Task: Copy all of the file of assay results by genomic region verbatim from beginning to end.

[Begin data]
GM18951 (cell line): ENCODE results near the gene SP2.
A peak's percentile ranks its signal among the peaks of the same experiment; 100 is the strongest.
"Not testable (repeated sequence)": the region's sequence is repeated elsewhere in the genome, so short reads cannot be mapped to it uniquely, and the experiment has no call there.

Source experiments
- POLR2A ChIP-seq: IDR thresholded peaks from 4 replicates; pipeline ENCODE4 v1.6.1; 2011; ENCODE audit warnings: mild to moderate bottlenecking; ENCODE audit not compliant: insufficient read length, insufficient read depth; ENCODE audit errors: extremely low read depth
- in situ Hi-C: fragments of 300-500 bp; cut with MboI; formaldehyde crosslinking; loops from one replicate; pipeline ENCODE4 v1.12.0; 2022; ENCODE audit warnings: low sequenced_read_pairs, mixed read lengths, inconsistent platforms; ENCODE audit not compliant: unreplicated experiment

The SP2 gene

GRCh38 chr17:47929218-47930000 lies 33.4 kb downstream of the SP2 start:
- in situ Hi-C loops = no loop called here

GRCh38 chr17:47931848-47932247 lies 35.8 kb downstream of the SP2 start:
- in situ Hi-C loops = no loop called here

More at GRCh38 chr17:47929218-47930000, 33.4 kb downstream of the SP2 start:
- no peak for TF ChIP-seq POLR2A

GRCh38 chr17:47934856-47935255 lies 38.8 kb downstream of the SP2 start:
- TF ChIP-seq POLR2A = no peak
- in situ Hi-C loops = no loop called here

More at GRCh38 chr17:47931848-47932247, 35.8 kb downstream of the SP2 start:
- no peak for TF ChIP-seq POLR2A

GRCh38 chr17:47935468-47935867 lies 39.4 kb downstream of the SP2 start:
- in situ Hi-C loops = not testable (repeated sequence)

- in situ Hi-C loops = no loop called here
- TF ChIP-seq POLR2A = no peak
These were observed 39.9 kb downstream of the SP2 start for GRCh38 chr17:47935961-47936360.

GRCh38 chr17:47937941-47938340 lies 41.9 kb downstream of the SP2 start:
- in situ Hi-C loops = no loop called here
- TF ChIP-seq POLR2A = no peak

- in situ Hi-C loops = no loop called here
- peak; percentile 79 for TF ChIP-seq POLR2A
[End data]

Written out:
GM18951 (cell line): ENCODE results near the gene SP2.
A peak's percentile ranks its signal among the peaks of the same experiment; 100 is the strongest.
"Not testable (repeated sequence)": the region's sequence is repeated elsewhere in the genome, so short reads cannot be mapped to it uniquely, and the experiment has no call there.

Source experiments
- POLR2A ChIP-seq: IDR thresholded peaks from 4 replicates; pipeline ENCODE4 v1.6.1; 2011; ENCODE audit warnings: mild to moderate bottlenecking; ENCODE audit not compliant: insufficient read length, insufficient read depth; ENCODE audit errors: extremely low read depth
- in situ Hi-C: fragments of 300-500 bp; cut with MboI; formaldehyde crosslinking; loops from one replicate; pipeline ENCODE4 v1.12.0; 2022; ENCODE audit warnings: low sequenced_read_pairs, mixed read lengths, inconsistent platforms; ENCODE audit not compliant: unreplicated experiment

The SP2 gene

GRCh38 chr17:47929218-47930000 lies 33.4 kb downstream of the SP2 start:
- in situ Hi-C loops = no loop called here

GRCh38 chr17:47931848-47932247 lies 35.8 kb downstream of the SP2 start:
- in situ Hi-C loops = no loop called here

More at GRCh38 chr17:47929218-47930000, 33.4 kb downstream of the SP2 start:
- no peak for TF ChIP-seq POLR2A

GRCh38 chr17:47934856-47935255 lies 38.8 kb downstream of the SP2 start:
- TF ChIP-seq POLR2A = no peak
- in situ Hi-C loops = no loop called here

More at GRCh38 chr17:47931848-47932247, 35.8 kb downstream of the SP2 start:
- no peak for TF ChIP-seq POLR2A

GRCh38 chr17:47935468-47935867 lies 39.4 kb downstream of the SP2 start:
- in situ Hi-C loops = not testable (repeated sequence)

- in situ Hi-C loops = no loop called here
- TF ChIP-seq POLR2A = no peak
These were observed 39.9 kb downstream of the SP2 start for GRCh38 chr17:47935961-47936360.

GRCh38 chr17:47937941-47938340 lies 41.9 kb downstream of the SP2 start:
- in situ Hi-C loops = no loop called here
- TF ChIP-seq POLR2A = no peak

- in situ Hi-C loops = no loop called here
- peak; percentile 79 for TF ChIP-seq POLR2A